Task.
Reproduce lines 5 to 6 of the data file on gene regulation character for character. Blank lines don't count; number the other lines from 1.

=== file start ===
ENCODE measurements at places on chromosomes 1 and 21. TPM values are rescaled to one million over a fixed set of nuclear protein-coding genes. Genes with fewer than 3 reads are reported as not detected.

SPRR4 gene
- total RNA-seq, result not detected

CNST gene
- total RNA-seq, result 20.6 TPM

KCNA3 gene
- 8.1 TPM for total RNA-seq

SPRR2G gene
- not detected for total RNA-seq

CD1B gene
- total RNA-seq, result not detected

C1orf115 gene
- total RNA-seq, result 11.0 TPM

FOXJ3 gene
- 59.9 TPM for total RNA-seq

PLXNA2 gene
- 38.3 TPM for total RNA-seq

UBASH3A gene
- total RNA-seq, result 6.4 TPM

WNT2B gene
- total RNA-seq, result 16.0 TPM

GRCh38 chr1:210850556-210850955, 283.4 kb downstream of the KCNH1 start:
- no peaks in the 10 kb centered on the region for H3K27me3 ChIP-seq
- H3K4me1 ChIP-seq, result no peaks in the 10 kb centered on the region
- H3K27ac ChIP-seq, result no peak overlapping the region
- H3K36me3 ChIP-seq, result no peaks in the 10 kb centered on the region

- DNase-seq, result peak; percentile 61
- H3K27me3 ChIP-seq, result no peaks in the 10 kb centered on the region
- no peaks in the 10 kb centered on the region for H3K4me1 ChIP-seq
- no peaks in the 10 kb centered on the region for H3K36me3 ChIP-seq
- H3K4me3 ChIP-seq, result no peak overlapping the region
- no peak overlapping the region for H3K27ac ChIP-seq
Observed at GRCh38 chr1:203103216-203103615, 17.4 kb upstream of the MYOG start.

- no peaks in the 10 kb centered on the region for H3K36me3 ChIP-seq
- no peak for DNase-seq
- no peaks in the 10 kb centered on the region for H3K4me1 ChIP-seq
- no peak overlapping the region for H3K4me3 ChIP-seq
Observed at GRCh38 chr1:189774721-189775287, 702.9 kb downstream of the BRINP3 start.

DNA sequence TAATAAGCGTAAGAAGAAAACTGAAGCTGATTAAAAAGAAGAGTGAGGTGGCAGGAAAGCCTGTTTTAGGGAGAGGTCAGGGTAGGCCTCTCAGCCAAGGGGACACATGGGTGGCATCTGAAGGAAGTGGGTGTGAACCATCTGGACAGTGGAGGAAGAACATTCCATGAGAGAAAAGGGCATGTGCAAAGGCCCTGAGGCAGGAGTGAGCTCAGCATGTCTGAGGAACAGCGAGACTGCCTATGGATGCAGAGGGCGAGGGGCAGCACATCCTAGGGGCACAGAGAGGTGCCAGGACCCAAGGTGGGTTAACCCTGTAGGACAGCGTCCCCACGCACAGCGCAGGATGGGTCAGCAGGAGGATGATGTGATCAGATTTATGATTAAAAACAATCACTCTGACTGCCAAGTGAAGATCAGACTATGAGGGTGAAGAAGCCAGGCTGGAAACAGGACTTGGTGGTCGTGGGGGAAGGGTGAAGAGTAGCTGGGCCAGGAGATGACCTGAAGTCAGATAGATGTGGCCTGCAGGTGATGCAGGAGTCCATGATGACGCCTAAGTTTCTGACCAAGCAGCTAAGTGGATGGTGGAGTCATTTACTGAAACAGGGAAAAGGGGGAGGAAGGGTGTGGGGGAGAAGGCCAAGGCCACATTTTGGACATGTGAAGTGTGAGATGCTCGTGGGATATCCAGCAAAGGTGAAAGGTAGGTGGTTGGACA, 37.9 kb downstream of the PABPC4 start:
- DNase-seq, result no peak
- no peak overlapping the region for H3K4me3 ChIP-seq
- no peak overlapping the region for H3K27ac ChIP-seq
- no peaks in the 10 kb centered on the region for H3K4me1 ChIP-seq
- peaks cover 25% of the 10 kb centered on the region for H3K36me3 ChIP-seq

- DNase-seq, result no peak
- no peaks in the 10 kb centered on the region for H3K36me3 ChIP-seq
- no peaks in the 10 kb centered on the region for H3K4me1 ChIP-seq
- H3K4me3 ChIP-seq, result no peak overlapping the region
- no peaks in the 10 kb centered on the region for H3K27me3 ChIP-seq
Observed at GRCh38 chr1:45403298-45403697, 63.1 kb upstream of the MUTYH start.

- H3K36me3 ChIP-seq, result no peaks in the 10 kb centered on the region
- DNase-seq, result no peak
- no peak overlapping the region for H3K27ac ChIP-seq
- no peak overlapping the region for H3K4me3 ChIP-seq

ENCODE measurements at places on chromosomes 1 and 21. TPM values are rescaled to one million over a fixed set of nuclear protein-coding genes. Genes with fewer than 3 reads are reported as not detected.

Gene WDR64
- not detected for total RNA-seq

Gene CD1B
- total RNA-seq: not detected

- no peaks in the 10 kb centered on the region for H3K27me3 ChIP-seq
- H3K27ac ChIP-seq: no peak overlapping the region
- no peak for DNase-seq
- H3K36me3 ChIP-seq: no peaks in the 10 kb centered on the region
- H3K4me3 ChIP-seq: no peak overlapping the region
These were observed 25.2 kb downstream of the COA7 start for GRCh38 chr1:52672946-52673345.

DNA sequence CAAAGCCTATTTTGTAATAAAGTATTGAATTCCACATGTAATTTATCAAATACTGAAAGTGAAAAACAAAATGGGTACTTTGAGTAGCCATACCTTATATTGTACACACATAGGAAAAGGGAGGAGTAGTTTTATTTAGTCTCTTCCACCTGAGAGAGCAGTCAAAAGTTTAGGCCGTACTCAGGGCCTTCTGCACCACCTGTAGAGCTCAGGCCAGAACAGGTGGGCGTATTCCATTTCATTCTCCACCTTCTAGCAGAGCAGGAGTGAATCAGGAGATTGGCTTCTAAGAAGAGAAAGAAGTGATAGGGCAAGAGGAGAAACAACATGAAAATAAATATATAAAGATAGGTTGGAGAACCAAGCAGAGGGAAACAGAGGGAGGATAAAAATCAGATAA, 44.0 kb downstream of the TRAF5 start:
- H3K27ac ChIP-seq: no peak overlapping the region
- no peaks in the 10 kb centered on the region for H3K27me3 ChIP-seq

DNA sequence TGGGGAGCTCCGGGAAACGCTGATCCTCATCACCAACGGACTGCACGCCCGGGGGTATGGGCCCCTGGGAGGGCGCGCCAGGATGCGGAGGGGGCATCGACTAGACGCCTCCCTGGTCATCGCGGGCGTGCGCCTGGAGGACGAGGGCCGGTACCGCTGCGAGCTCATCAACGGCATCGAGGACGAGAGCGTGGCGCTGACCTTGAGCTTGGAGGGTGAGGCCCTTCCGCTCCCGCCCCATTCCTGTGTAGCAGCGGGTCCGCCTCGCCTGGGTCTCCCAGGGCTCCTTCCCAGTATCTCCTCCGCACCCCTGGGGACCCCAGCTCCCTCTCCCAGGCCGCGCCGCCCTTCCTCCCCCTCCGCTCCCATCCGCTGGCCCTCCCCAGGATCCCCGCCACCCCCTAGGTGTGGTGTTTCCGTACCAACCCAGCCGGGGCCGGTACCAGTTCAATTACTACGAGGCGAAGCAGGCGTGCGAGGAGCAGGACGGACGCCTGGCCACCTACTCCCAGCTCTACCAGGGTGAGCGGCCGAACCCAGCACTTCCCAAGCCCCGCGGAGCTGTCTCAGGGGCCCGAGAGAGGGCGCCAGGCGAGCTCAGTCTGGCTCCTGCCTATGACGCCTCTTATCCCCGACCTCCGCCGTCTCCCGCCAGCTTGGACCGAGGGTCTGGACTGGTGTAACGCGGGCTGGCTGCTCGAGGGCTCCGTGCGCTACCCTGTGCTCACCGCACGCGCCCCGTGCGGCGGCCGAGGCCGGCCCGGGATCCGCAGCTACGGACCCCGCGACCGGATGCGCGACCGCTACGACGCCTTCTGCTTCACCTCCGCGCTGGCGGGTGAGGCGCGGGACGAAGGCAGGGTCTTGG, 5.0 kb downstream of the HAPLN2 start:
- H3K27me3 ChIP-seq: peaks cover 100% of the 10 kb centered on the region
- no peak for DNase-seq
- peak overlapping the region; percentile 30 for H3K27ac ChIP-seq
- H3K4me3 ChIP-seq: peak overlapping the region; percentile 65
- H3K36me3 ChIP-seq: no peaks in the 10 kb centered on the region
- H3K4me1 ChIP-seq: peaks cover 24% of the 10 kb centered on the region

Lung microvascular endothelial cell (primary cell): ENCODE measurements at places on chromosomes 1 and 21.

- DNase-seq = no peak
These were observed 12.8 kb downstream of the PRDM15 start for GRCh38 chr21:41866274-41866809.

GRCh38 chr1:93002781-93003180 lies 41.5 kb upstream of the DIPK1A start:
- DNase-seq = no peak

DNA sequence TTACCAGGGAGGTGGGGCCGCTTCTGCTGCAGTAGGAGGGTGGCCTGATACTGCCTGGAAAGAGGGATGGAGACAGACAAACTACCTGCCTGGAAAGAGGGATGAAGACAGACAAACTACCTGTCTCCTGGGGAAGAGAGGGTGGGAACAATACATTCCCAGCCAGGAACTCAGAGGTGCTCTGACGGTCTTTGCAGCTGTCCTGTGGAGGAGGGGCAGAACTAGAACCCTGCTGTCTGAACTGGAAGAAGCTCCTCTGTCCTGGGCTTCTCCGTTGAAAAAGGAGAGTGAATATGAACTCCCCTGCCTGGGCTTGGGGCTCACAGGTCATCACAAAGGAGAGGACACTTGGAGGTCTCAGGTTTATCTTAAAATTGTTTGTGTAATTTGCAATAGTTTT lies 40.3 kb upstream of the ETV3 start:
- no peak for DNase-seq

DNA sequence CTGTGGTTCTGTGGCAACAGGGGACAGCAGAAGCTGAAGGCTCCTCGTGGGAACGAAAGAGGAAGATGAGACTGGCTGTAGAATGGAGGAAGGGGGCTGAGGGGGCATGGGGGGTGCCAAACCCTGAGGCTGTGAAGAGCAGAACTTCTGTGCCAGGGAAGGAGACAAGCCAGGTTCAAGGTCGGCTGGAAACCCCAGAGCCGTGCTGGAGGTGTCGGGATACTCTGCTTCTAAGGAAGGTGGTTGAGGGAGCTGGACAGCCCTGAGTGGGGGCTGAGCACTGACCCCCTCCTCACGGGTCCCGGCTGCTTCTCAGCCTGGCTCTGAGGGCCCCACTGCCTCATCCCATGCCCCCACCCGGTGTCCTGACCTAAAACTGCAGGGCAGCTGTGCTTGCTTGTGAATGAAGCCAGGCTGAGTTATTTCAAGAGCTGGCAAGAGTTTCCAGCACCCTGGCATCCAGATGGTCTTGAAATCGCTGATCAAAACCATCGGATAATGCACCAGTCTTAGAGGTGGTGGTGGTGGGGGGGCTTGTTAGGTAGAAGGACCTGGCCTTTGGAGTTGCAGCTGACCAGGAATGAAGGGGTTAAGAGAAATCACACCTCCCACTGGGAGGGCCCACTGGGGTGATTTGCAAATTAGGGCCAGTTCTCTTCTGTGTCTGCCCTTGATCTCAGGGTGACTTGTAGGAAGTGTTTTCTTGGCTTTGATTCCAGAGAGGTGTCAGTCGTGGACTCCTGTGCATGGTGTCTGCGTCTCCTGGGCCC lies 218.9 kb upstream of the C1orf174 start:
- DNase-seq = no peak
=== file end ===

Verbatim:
- total RNA-seq, result 20.6 TPM

KCNA3 gene